Vegan Deli

Vegan Deli  by Jo Stepaniak

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Raising Vegetarian Children
by Jo Stepaniak, M.S.Ed., & Vesanto Melina M.S., R.D.

Raising Vegetarian Children

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Hope Against Denial

This world lives on the edge of monstrosity.

Otherwise good, gentle people smilingly buy and consume the products of pain and death. If any person or poster, letter or literature, tries to remind them of the possibility of change, or of some of the cruelties inherent in the products they buy, these people will wall off the suggestions, smoothly, easily, completely, either with a certain amount of annoyance or with understanding and respect that too often is feigned.

A vegan's faith in human kindness can be stretched to the utmost -- sometimes to the snapping point or the beginning of misanthropy -- to come up against the walls of denial over and over again.

Those of us who know the truth and act on it are considered freaks. For the meat-eating majority, not to push away our choices by labeling us eccentric, dirty tree-huggers, radical hippies, extreme, or whatever other pejorative springs readily to mind, would mean that they would have to evaluate their own actions and be prepared for the possibility that not all of these actions are praiseworthy.

There is fear behind this denial, which is nurtured starting in childhood by marketing interests and the people around us who are already in its grip. As every day goes by and we eat or wear or use the products of pain, as we make jokes at the expense of the animals or the people who care about them, as we continue to buy items without questioning how they got to us, our society digs itself deeper into a habit that becomes not just comfortable, not just accepted, but expected. We implicate ourselves step by step and dollar by dollar into the mechanism responsible for animal cruelty and death.

We know this, deep down. We are aware, however faintly, of the distastefulness of this lifestyle. And so we fear any comment, person, or word that suggests to us this lifestyle is not the best or the only way to live. Because what is smothering the deep-down kernel of doubt that we should live this way is the sureness of this denial, which has become so strong it feels like knowledge: "The sun comes up in the morning, and sets in the evening, and I am a person who eats meat. Because people eat meat. It's healthy and tastes good. My family eats meat. My friends eat meat. It's not a real meal unless it has meat."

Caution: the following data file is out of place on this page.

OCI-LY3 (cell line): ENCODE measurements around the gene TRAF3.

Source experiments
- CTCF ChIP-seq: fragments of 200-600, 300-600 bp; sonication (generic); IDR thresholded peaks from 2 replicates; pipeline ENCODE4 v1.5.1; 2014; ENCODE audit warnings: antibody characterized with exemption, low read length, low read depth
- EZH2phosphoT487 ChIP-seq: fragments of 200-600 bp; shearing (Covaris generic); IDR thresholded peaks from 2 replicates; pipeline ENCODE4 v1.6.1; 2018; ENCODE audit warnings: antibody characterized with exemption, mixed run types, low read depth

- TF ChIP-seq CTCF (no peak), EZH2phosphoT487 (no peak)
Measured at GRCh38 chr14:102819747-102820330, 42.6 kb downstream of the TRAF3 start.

These usually aren't articulated thoughts, otherwise they would be easier to question. These are unworded assumptions that have become sureties. This is the worst kind of pretending. This is pretending to oneself, without even knowing it.

We start down the path of compassion when somehow we begin to be able to set aside the pretense to which we are addicted. Something softens or falls away and we gain objectivity, sometimes all at once, sometimes moment by moment, about our choices.

What causes this? For some people, it's the first time they confront the bloody facts in a piece of literature like Diet for a New America or Meet Your Meat. Others may have such information come at them for years without making them change. For me, I was in a time of flux with my life, feeling less attached, for various reasons, to rigid ideas of who I was. I was ready to embrace major changes in how I saw myself and the world and in how I lived. Everyone's journey is different.

I believe that with every person who decides to live a life more gentle, another light comes in amongst the blind darkness of denial that is our society. As the number of vegetarians and vegans increases in the world, the easier it is for the rest of the world to consider the possibility that such a life is tenable and enjoyable. I believe that if we make an example of gentleness, joy, health, love, and ahimsa with our vegan lives, then -- however slowly and imperceptibly -- we will have an effect on the walls of denial. Though it may take years or lifetimes before we see the walls weaken, I do have faith that we can someday all be free from their oppression.

Aix-en-Provence, France

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